Blurb...... An American fugitive hides out in Cape Town—one of the world’s most beautiful and violent cities—in this riveting debut thriller that asks: Can you ever outrun your past?
Reluctant bank robber Jack Burn is on the run after a heist in the United States that left $3 million missing and one cop dead. Hiding out in Cape Town, South Africa, he is desperate to build a new life for his pregnant wife and young son. But on a tranquil evening in their new suburban neighborhood they are the victims of a random gangland assault that changes everything.
Benny Mongrel, an ex-con night watchman guarding a building site next to Burn’s home, is another man desperate to escape his past. After years in the ghetto gangs of Cape Town he knows who went into Burn’s house. And what the American did to them. He also knows his only chance to save his own brown skin is to forget what he saw.
Burn’s actions on that night trap them both in a cat-and-mouse game with Rudi "Gatsby" Barnard—a corrupt Afrikaner cop who loves killing almost as much as he loves Jesus Christ—and Disaster Zondi, a fastidious Zulu detective who wishes to settle an old score. Once Gatsby smells those missing American millions, the four men are drawn into a web of murder and vengeance that builds to an unforgettable conclusion.
I was unaware of Roger Smith, until a recent browse around a Waterstones had me scurrying to the till with Dust Devils. I was intrigued enough to dig through his back list and track down this copy of his first novel. I’m so glad I did.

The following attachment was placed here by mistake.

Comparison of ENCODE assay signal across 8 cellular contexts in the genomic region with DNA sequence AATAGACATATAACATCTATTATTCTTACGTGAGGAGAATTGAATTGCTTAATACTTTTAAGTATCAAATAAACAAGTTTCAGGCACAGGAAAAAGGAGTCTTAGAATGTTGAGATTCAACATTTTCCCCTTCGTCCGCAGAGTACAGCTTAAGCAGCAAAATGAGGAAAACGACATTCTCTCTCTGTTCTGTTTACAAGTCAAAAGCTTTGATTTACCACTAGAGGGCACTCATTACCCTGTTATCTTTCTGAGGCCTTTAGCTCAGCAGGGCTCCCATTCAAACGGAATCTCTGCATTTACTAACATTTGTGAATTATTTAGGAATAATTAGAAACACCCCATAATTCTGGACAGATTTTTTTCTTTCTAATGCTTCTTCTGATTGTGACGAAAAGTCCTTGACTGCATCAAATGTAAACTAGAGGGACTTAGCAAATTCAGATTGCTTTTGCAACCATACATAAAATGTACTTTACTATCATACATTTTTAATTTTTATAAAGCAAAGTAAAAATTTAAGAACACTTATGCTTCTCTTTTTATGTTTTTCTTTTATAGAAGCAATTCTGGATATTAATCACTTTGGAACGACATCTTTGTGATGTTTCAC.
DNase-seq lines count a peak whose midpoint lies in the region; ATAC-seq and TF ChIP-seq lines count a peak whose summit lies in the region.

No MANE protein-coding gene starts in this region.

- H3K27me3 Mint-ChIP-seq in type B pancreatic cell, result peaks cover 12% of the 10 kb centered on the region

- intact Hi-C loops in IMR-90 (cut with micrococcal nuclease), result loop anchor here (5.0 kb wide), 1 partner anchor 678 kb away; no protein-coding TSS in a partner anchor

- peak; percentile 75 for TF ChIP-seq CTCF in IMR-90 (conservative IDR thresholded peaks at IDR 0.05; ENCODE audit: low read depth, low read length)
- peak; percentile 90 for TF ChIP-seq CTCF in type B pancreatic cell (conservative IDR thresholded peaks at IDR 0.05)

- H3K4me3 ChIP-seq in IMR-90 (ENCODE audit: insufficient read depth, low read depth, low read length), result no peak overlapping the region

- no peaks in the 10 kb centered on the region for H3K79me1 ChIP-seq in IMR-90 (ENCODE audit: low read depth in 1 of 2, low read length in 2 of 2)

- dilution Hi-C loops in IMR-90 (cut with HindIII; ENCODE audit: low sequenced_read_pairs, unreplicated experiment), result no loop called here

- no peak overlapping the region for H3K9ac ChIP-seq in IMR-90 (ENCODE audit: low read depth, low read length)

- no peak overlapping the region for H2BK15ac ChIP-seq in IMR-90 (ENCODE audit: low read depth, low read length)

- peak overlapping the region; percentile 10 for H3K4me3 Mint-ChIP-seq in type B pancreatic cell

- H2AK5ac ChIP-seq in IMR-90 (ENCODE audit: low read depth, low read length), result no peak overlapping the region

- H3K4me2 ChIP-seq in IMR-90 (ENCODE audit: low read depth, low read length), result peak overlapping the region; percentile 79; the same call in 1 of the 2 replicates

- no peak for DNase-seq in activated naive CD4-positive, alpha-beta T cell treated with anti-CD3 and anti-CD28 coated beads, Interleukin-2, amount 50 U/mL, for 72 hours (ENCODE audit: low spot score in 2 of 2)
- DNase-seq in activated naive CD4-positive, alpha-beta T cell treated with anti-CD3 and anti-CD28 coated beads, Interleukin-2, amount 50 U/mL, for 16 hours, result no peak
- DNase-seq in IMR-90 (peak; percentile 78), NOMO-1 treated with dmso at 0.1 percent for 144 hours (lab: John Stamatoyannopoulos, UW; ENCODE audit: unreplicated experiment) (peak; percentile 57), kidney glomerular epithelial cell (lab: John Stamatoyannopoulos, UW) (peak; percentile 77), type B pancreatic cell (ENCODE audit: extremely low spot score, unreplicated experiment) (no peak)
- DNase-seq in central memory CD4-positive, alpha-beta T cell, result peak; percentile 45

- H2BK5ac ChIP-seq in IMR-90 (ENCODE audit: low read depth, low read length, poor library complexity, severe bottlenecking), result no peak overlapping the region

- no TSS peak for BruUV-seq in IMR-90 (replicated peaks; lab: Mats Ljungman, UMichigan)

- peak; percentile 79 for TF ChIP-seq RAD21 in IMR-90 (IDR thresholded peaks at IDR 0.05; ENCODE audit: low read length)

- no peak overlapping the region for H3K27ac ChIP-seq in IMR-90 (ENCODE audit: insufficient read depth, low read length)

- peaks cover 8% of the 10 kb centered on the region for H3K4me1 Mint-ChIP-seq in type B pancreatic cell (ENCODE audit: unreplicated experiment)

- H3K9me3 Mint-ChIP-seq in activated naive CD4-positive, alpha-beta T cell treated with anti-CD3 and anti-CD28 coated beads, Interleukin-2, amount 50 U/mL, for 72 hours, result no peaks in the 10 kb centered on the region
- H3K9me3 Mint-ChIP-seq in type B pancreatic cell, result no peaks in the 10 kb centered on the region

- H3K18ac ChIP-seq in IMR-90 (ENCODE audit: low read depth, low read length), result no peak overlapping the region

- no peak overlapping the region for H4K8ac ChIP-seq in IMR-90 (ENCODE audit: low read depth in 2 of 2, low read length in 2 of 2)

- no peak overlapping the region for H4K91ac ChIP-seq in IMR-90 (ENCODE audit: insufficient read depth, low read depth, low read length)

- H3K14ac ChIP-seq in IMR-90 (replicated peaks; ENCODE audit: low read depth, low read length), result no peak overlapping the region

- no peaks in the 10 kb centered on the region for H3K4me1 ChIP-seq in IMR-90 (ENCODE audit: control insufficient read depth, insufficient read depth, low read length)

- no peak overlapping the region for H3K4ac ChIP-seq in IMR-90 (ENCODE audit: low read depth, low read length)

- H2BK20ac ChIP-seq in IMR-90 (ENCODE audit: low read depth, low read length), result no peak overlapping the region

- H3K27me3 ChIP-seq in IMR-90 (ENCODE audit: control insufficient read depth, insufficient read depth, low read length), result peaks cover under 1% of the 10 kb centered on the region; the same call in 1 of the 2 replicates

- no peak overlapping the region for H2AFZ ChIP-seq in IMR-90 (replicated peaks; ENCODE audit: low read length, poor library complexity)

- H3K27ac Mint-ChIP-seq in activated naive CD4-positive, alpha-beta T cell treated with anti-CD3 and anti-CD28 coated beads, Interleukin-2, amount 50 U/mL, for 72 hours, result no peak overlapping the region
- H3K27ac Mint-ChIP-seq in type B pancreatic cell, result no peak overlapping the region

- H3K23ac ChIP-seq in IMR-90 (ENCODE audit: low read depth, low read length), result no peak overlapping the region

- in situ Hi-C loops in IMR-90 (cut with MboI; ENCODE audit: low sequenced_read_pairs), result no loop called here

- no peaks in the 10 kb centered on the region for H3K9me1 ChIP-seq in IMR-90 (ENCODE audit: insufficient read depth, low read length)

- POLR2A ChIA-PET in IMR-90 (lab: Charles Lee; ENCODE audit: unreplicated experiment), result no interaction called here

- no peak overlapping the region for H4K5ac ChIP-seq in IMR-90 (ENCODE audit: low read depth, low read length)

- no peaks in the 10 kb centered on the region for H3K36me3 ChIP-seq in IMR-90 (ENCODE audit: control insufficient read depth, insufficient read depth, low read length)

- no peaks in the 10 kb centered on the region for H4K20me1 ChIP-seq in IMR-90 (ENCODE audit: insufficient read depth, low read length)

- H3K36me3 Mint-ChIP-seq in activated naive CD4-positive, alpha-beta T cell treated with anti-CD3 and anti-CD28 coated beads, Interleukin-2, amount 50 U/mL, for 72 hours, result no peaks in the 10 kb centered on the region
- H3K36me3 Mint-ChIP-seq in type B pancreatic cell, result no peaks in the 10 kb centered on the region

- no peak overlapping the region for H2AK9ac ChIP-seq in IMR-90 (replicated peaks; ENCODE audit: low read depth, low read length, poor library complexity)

Smith has delivered a fast-paced, violent, gritty little book, peppered with intriguing characters from both sides of the tracks; Burn – an ex- US marine with a gambling Jones that forces him on the run, Mongrel - a survivor of the ghettos and some serious jail-time, now trying to move on with his life and leave the gangs behind and Gatsby – a corpulent, stinking, corrupt and zealous-Jesus loving cop, feared by all on the impoverished Cape Flats.
With Burn fearful of losing his family and his liberty after dealing with a violent home invasion, witnessed by Mongrel and Gatsby under threat from an outside investigation, led by Zondi, their paths cross.
Gatsby cracks Burn’s cover and senses opportunity to get out from under Zondi and mayhem follows.
In addition to the strong characters Smith has drawn, none of them particularly likeable, but all memorable; his portrayal of a city of contrasting fortunes acts as an interesting back-drop for the book. Gangs, ghetto, drug use, tik-whores, poverty and apathy......it’s all in here.
Having recently read both Deon Meyer and Mike Nicol, I would put Smith and Mixed Blood equal first with Nicol’s Payback and a little way ahead of Meyer’s Trackers, in my SA crime league table. I have further books to read from all three, which I’m hoping will enliven the months ahead.
As this was Smith’s debut novel, can he possibly get better with his subsequent books?
I’ll track down the others and find out,
Best book this month so far, 5 from 5.
Highly recommended.I bought my copy on e-bay after a bit of bargain hunting.